Eppler-Wolff Counseling Center

Suicide Prevention

The college years are a time of great growth and development. College years are also a time of stress. At the same time a student is assuming many of the responsibilities of adulthood, the support structures that sustained the student through childhood may be less available. The college age group is the period when several mental illnesses first appear, including major depression. Suicide is the third leading cause of death among people age 15-24 (after accidents and homicides). The risk is actually somewhat lower for people in this age group who are attending college than for those who are not attending college.

Most college students who commit suicide are suffering from depression -- diagnosed or not. Therefore, by detecting depression as soon as possible and by providing support and treatment, we can greatly reduce the likelihood of suicide among college students. The following information is intended to help the community recognize warning signs and worrisome behaviors.

Behavioral Signs of Suicide Risk

A person might be at risk for suicide if showing any of the following signs (from American Association of Suicidology):

  • Talks about committing suicide
  • Has trouble eating or sleeping
  • Experiences drastic changes in behavior
  • Withdraws from friends and/or social activities
  • Loses interest in hobbies, work, school, etc.
  • Prepares for death by making out a will and final arrangements
  • Gives away prized possessions
  • Has attempted suicide before
  • Takes unnecessary risks
  • Has had recent severe losses
  • Is preoccupied with death and dying
  • Loses interest in their personal appearance
  • Increases their use of alcohol or drugs

Comments Made by Someone Considering Suicide

Research shows that most (70%) of people who commit suicide have given warnings to others in some form. Warnings might include statements such as:

  • Sometimes I wish I were dead
  • People would be better off without me
  • Would you like to have my [valuable possession]…I won't be needing it
  • I'm not sure life is worth living
  • Hopefully I won't be around to find out...
  • You [or boyfriend or girlfriend or family] will be sorry when I'm gone
  • I've lost hope
  • You can't understand how I feel
  • Nobody can possibly understand how upset I am
  • I can't imagine ever feeling better

If You Are Feeling Suicidal

Recognize that you are suffering from a treatable illness. Suicide is a permanent, irrevocable solution to a temporary problem. Talk to someone right away. Seek help from a friend, a professor, an RA, an adviser, a coach, or anyone else you know.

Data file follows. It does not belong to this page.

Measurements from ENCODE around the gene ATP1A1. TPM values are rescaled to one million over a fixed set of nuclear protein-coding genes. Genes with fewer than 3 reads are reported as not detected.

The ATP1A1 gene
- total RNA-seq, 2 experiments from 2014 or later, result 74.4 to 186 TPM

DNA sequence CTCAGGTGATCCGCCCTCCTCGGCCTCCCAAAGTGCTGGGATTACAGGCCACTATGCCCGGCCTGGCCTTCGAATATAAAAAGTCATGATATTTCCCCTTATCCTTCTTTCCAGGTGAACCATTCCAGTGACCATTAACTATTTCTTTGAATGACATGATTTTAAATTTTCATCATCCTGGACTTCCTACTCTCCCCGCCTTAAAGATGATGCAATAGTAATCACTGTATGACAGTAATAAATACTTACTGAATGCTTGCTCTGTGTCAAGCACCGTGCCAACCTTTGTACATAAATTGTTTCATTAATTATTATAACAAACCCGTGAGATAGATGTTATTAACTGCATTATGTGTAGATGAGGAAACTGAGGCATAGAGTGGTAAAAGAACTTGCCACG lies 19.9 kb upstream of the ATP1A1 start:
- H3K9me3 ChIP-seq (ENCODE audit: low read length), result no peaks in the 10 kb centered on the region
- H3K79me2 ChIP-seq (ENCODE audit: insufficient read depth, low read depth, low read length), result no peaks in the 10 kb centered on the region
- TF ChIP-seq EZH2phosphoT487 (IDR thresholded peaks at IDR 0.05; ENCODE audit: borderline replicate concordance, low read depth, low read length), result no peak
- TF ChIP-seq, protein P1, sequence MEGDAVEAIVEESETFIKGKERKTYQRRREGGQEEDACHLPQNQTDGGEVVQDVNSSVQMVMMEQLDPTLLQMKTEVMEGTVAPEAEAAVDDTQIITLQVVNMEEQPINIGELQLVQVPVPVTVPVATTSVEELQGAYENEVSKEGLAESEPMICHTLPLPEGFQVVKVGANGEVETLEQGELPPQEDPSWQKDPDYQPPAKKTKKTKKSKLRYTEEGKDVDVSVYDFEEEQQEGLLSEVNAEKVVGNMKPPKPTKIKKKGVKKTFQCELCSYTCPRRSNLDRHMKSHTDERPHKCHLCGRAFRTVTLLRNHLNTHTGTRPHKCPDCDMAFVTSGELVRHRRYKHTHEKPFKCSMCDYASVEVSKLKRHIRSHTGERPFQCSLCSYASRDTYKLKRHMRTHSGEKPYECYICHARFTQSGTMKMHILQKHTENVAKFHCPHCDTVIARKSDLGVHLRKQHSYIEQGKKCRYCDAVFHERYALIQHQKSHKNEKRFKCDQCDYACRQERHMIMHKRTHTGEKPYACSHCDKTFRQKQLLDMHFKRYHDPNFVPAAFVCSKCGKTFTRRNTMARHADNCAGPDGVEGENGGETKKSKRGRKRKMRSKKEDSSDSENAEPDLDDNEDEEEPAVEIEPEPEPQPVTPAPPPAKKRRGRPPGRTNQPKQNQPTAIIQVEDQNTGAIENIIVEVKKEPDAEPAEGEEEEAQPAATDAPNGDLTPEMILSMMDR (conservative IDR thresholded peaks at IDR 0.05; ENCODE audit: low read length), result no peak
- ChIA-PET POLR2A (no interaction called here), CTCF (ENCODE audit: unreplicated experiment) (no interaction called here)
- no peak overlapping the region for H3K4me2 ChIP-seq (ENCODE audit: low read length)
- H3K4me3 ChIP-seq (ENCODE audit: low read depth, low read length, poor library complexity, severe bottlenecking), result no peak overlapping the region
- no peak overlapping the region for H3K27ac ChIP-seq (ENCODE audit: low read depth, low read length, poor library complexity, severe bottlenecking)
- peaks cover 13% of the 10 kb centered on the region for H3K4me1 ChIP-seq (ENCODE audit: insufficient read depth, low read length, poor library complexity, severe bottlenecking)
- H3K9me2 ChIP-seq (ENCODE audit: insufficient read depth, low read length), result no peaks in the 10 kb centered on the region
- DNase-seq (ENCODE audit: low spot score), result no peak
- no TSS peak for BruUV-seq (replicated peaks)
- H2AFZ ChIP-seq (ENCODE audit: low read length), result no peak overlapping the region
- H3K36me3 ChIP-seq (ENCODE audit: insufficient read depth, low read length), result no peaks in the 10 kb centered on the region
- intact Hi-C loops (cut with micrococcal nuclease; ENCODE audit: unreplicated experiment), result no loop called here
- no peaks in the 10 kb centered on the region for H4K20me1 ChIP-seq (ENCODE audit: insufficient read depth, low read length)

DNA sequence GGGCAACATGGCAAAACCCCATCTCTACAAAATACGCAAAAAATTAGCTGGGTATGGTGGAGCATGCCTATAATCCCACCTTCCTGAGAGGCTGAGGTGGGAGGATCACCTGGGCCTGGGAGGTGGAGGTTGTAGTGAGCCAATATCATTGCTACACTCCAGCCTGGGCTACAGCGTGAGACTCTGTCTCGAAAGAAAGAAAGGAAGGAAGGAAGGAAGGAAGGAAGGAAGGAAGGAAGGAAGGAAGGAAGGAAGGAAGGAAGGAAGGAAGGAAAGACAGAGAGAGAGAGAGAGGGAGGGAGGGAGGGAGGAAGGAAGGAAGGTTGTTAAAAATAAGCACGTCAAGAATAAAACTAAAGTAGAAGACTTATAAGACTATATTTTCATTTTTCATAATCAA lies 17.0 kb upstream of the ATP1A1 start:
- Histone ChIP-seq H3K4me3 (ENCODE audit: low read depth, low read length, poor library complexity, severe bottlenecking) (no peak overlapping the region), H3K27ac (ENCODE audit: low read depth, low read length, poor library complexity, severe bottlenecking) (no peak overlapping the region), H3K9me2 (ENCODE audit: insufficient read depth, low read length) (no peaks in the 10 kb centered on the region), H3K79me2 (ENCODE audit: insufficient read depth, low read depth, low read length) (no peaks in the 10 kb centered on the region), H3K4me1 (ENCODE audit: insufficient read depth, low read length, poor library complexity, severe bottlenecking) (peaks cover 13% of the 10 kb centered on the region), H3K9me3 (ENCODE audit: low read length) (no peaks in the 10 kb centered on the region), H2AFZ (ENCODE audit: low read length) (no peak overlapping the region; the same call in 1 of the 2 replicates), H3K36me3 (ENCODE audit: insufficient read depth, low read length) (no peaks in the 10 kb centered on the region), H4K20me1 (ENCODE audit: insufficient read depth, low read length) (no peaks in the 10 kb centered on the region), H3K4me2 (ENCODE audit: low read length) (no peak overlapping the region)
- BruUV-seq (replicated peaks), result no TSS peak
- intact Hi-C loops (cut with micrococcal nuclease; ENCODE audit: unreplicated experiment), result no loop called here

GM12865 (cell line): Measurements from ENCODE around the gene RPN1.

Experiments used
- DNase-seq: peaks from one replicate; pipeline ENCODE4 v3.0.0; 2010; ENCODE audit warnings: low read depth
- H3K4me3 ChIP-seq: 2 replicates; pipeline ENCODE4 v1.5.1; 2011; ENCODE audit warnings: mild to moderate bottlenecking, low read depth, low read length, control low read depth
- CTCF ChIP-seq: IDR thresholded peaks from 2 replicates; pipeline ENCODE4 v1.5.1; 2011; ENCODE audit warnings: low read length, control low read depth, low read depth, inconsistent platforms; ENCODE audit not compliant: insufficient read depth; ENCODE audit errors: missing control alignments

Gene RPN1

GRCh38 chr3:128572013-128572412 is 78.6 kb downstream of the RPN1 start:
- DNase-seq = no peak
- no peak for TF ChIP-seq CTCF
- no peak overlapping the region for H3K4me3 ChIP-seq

What You Can Do

Here are some ways to be helpful to someone who is threatening suicide (from American Association of Suicidology):

  • Be direct. Talk openly and matter-of-factly about suicide.
  • Be willing to listen. Allow expressions of feelings. Accept the feelings.
  • Be non-judgmental. Don’t debate whether suicide is right or wrong, or feelings are good or bad.
  • Don’t lecture on the value of life.
  • Get involved. Become available. Show interest and support.
  • Don’t dare him or her to do it.
  • Don’t act shocked. This will put distance between you.
  • Don’t be sworn to secrecy. Seek support.
  • Offer hope that alternatives are available but do not offer glib reassurance.
  • Take action. Remove means, such as guns or stockpiled pills.
  • Get help from persons or agencies specializing in crisis intervention and suicide prevention.

Consult Someone Who Can Help: Involve Other People

If you are concerned that a student may be suicidal, consult with an adviser, professor, coach, resident assistant, Health Services, the Campus Ministry or Counseling Services. To make an appointment with a member of the Counseling staff you can either stop by the front desk at the Wicker Wellness Center or call (518) 388-6161. You may be afraid your friend about whom you are concerned will feel "betrayed" by your sharing your concern with anyone. Realize that the person NEEDS help and cannot make a good judgment about seeking help. If the person gets angry at you that is a small price to pay in order to save someone's life.

Common Misconceptions

From Suicide Awareness Voices of Education ("SAVE"):

  1. "People who talk about suicide won't really do it."
    Not True
    Almost everyone who commits or attempts suicide has given some clue or warning. Do not ignore suicide threats. Statements like "You'll be sorry when I'm dead," and "I can't see any way out" -- no matter how casually or jokingly said may indicate serious suicidal feelings.
  2. "Anyone who tries to kill him/herself must be crazy."
    Not True
    Most suicidal people are not psychotic or insane. They must be upset, grief-stricken, depressed or despairing, but extreme distress and emotional pain are not necessarily signs of mental illness.
  3. "If a person is determined to kill him/herself, nothing is going to stop him/her."
    Not True
    Even the most severely depressed person has mixed feelings about death, wavering until the very last moment between wanting to live and wanting to die. Most suicidal people do not want death; they want the pain to stop. The impulse to end it all, however overpowering, does not last forever.
  4. "People who commit suicide are people who were unwilling to seek help."
    Not True
    Studies of suicide victims have shown that more than half had sought medical help within six month before their deaths.
  5. "Talking about suicide may give someone the idea."
    Not True
    You don't give a suicidal person morbid ideas by talking about suicide. The opposite is true -- bringing up the subject of suicide and discussing it openly is one of the most helpful things you can do.